When an Improving Economy is Bad for Business

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Job seekers have worried for years about finding work, but the tide has shifted, and that’s not great news for recruiting. It’s the big truth about supply and demand. Whoever has the biggest supply has the odds stacked in their favor.

Today, supply favors workers as the economy keeps improving. HR recruiters have a tougher job finding candidates than in recent history, so it’s time to get creative.

RELATED: How the Improving Economy is Making Hiring Harder

Good News: More Workers are Back to Work

With the steep economic downturn of the mid-2000s, workers lamented the fact that there was just no work to be had. Unemployment rates soared, and pay rates went stagnant. As bad as that sounds for workers, it put businesses at an advantage. The pool of qualified, available candidates was enormous.

The National Federation of Business (NFIB) released their Small Business Economic Trends report in January. It states that that 52 percent of the 10,799 survey responders were trying to hire new workers.

Supply and demand also means wages should start to go up soon, as businesses try to attract more candidates. So the outlook for job seekers looks great.

Bad News: Fewer Workers are Unemployed

The ironic twist in all of this good news is that with unemployment improving, the pool of qualified candidates looking for work is getting smaller and smaller. While the economy was poorer, each new job opening was flooded with applicants. But NFIC says finding qualified workers was the “Single Most Important Business Problem” of survey responders.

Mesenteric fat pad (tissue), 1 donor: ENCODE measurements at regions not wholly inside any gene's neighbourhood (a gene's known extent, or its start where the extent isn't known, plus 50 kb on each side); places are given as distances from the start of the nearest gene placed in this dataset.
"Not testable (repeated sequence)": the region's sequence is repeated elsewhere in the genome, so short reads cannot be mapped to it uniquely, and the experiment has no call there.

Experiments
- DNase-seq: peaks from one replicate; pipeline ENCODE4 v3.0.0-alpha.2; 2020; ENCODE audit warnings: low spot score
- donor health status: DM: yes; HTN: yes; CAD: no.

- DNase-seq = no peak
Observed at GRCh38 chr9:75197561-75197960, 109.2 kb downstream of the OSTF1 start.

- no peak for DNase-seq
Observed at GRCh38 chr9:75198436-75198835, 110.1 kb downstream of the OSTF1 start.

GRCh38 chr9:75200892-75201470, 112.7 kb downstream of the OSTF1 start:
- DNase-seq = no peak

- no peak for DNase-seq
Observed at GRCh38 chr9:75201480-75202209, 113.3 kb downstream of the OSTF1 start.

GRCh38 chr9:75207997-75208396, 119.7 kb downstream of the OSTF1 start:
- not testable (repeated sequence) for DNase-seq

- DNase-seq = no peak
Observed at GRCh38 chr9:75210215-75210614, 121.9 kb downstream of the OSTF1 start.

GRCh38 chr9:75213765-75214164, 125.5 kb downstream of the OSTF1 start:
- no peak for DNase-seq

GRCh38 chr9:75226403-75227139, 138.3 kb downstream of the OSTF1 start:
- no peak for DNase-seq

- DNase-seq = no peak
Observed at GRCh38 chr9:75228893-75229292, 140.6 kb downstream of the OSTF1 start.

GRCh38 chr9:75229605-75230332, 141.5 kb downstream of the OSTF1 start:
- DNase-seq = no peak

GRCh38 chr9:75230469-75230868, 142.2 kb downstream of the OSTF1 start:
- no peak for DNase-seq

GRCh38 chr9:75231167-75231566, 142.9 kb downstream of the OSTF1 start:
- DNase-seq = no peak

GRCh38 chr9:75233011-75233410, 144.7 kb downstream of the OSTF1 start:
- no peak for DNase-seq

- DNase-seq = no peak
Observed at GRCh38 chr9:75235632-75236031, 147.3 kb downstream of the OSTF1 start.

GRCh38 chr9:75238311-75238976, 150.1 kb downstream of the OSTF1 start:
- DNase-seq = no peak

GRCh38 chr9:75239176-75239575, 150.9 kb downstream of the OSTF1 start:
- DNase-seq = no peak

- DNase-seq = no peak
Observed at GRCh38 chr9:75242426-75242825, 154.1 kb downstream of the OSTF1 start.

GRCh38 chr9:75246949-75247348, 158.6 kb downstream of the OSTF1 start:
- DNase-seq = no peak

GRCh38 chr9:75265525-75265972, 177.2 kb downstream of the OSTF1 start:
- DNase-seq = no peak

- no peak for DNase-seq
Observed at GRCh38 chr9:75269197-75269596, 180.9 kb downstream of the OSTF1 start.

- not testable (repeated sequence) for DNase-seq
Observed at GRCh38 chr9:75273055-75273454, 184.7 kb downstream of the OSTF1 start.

As much as 29 percent of responders said they had jobs that couldn’t be filled. That’s the highest this problem has ranked since 2007.

Where recruiters had the option of being quite selective, now they’re fortunate to find qualified candidates at all. This is especially a problem in service industries.

Job seekers

This might not be the best approach.

Balancing the Odds Again

With more people back to work, the supply of workers is likely down for at least a while. That’s not entirely terrible news for you either, as hiring means your company’s bottom line is relatively stable. The issue now is finding ways to entice those few qualified candidates over to your side. You have to get creative.

The time-tested way to draw attention isn’t a surprise to anyone: Money talks. But even in an improving economy, there’s only so much that money can do. While implementing creative ways that make your job ad stand out, such as new and unusual benefits, creativity can also apply to the way you source candidates.

When they don’t come running to you, you have to go find them, and you might need a new way to measure qualifications. A highly qualified person in a different industry might not seem ideal for your position, but the wider view might show that she’s got exactly what your job needs.

For too many years, the economy was terrible. Businesses suffered, and workers were unemployed. Because jobs were scarce, fewer people spent as much money, which cycled back around to businesses suffering. It was a vicious cycle, but statistics show that it’s all on a much-anticipated upswing. All, that is, except for the ability to find good job candidates.

Necessity really is the mother of all invention, and this cycle of recruiting will no doubt turn out a lot of great ideas for sourcing candidates. It’s surprisingly good timing, too. With an unprecedented availability of Big Data, Wired magazine stresses the fact that you’ve got a mountain of information at your fingertips.

Job seekers might not be lining up at your doorstep right now. But this is the time when the best recruiting pros write a whole new book on how to get the job done.

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